Simsek: 2016 was an exceptionally difficult year, if you recall what we went through. The refugee crisis, terror attacks, tensions with Russia, a failed coup -- events that would have tipped any other country into a serious recession. The Turkish economy actually grew. Borrowing is less than 2 percent. In this, we're in a better position than many EU countries.
SPIEGEL: The three leading credit ratings agencies have downgraded Turkey's credit rating to junk status.
Simsek: You're talking about 2016. I am optimistic that they will soon once again make a more realistic estimate.
SPIEGEL: Just a few years ago, Turkey was held up as a role model for other countries in the region and Erdogan was seen in the West as a democratic reformer. Today it's considered a rogue state. What went wrong?
Simsek: The Fethullah Gülen terror organization has done its best to make the Turkish government look bad. It made sure the Gezi Park protests in 2013 escalated, it spread the rumor that Turkey was supplying arms to Islamic extremists in Syria, it masterminded corruption inquiries targeting ministers.
SPIEGEL: So you are claiming that the problems of recent years are part of a plot devised by Muslim cleric Fethullah Gülen's movement, which you have recently been describing as a terror organization?
Simsek: That is right.
SPIEGEL: And you expect your partners in the West to believe this too?
Simsek: The terrorism practiced by the Gülen sect poses an existential threat to Turkey. We expect our allies in Europe and the United States to show solidarity and empathy with the Turkish people.
SPIEGEL: In the wake of the failed coup, your government dismissed some 140,000 civil servants and arrested around 55,000 people. With all due respect for the trauma caused by the events of July 15, 2016, this is an extreme response.
Simsek: Gülen's cadre have been infiltrating the state for years. They have installed themselves in many institutions. They controlled the police, the judiciary. Who can seriously expect a state to continue to employ its enemies?
SPIEGEL: What do the teachers, lawyers and journalists who have been arrested have to do with the rebels who carried out the coup on July 15, 2016?
Simsek: Purging the Turkish state of Gülen terrorists is our duty. We are not dismantling Turkish democracy, as many maintain. We are protecting the public from a criminal organization.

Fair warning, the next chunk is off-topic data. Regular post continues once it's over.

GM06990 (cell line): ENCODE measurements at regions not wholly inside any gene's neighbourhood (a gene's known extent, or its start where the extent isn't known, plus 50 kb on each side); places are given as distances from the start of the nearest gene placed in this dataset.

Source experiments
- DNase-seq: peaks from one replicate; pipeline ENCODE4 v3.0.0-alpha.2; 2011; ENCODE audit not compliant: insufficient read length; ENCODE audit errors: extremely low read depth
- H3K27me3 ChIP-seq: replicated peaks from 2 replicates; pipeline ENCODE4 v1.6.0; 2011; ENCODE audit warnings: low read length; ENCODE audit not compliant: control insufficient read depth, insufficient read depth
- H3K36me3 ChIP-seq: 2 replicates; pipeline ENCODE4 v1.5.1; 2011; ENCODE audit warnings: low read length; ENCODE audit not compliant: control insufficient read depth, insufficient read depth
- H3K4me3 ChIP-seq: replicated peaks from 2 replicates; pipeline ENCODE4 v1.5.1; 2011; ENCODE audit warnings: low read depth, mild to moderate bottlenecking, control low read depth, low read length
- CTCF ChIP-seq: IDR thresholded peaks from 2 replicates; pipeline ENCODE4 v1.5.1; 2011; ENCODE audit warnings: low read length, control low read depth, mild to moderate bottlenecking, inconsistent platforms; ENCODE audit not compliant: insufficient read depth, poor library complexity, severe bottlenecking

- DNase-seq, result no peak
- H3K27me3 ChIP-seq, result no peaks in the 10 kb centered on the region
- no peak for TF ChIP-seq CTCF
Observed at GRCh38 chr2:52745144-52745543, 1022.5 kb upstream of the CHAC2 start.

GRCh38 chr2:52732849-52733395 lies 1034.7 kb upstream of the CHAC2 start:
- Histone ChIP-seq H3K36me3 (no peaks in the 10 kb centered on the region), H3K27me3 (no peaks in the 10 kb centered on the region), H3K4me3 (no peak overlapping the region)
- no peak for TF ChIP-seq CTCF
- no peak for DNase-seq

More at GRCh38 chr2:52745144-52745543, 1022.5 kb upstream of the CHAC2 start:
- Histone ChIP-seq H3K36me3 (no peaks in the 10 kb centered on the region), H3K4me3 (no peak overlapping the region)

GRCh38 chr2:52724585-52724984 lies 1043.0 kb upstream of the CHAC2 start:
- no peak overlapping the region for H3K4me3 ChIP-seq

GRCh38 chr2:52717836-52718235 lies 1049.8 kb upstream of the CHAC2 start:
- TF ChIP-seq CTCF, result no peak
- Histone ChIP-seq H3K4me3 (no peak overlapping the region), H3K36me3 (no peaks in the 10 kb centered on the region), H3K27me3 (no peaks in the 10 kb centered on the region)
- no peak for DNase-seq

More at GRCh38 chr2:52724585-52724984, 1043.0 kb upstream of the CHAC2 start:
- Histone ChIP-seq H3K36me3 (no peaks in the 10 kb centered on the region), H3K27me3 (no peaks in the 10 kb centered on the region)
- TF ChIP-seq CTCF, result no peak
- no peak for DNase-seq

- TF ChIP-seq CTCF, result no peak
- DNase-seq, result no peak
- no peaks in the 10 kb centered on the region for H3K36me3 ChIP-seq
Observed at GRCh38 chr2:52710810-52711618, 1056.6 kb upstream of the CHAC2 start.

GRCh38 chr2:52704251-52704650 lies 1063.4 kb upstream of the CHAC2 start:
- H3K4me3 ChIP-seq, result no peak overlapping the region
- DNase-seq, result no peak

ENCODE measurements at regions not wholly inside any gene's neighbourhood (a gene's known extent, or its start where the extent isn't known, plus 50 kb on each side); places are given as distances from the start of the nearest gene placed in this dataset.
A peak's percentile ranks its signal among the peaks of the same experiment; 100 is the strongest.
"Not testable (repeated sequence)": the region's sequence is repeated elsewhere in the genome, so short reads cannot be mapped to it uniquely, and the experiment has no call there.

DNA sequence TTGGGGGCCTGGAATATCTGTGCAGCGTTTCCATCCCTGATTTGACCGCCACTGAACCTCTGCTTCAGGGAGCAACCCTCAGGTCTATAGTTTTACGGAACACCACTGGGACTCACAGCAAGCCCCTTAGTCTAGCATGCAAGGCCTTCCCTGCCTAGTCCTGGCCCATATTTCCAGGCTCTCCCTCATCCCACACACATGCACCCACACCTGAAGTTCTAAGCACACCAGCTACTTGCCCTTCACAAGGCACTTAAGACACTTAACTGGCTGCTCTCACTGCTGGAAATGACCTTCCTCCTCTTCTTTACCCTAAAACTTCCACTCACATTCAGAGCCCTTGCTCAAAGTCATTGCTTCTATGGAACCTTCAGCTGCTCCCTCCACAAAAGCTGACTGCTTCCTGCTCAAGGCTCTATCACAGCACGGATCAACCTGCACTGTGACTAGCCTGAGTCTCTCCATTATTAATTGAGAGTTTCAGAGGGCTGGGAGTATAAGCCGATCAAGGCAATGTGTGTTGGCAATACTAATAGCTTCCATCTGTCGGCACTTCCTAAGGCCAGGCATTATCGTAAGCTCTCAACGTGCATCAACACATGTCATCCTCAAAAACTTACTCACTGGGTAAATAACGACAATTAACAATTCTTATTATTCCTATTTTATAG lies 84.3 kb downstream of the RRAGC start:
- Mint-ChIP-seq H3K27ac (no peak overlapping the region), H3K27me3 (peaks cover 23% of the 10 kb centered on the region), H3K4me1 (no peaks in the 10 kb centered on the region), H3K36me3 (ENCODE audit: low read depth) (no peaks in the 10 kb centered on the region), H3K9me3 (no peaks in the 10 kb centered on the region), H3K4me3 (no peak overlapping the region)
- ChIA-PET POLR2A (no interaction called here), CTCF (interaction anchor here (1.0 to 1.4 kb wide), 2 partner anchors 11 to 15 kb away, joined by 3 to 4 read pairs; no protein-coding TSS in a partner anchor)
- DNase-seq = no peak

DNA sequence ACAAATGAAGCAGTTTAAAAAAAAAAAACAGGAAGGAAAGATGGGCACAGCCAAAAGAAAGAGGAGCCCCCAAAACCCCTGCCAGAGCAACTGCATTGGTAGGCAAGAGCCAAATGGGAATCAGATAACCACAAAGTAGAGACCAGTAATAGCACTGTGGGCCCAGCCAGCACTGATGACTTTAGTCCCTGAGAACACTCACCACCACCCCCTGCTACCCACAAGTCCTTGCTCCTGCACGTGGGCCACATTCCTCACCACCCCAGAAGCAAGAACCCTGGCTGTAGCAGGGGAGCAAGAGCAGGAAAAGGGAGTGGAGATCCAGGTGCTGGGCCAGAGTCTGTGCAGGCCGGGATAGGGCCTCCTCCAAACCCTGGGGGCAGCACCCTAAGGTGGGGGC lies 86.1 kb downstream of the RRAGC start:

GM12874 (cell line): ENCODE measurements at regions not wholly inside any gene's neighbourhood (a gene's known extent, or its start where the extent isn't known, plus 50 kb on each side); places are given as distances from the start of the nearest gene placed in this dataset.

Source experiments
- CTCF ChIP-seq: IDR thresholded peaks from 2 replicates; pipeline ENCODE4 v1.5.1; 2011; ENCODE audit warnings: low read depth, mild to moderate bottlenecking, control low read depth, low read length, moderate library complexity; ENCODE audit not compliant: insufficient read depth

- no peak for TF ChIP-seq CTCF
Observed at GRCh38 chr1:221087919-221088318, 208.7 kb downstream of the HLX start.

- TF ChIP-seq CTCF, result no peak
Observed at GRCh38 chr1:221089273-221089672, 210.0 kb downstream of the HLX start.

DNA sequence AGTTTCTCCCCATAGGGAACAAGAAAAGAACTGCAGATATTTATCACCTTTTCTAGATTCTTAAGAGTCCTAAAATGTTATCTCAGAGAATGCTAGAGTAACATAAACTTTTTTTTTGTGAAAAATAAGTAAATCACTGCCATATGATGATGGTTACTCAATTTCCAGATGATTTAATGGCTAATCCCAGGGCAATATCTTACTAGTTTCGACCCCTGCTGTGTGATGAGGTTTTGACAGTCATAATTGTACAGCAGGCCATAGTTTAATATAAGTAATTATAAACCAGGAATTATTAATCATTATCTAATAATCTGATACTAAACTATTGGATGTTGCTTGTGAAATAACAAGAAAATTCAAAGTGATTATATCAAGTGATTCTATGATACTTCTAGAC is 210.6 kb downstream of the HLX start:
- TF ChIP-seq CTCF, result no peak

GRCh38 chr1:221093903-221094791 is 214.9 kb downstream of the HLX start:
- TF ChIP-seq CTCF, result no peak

SPIEGEL: For years, President Erdogan and Fethullah Gülen worked together very closely. Why didn't the government clamp down earlier on these supposed enemies of the state?
Simsek: It was not only the Justice and Development Party that gave the Gülen sect its momentum. Fethullah Gülen was on excellent terms with most of Turkey's prime ministers. Had we been aware earlier of the dangers posed by his criminal network, we would have acted. But we were deceived by the Gülen sect.
SPIEGEL: In his book "The Imam's Army," journalist Ahmet Sik describes the Gülen cadre's infiltration of the state in detail -- and that was back in 2011.
Simsek: At that point all sorts of rumors about religious movements were circulating. We were only able to sprint into action in 2013 when we possessed specific evidence against Gülen.
The article you are reading originally appeared in German in issue 31/2017 (July 29th, 2017) of DER SPIEGEL.
SPIEGEL: Following the arrests of journalists Deniz Yücel and Mesale Tolu, as well as the German human rights consultant Peter Steudtner, the impression in Germany has been that no one is safe in Turkey.
Simsek: When we request that our friends in Germany or the U.S. extradite plotters involved in the coup attempt, we are told their judiciaries are independent. But now they don't want to concede this privilege to Turkey.
SPIEGEL: But Deniz Yücel has been in detention awaiting trial for six months and the charges against him are still unclear.
Simsek: I will not comment on individual cases. But I would like to say to the Germans: Allow our judiciary, our judges and our lawyers to do their work.
SPIEGEL: Erdogan has recently stated that Germany will "get a response every to every act of disrespect." Are you optimistic that relations between the two countries will improve?
Simsek: Yes. Our ties are strong and historical. Germany is home to over 3 million people with Turkish roots. The relationship cannot be broken so easily.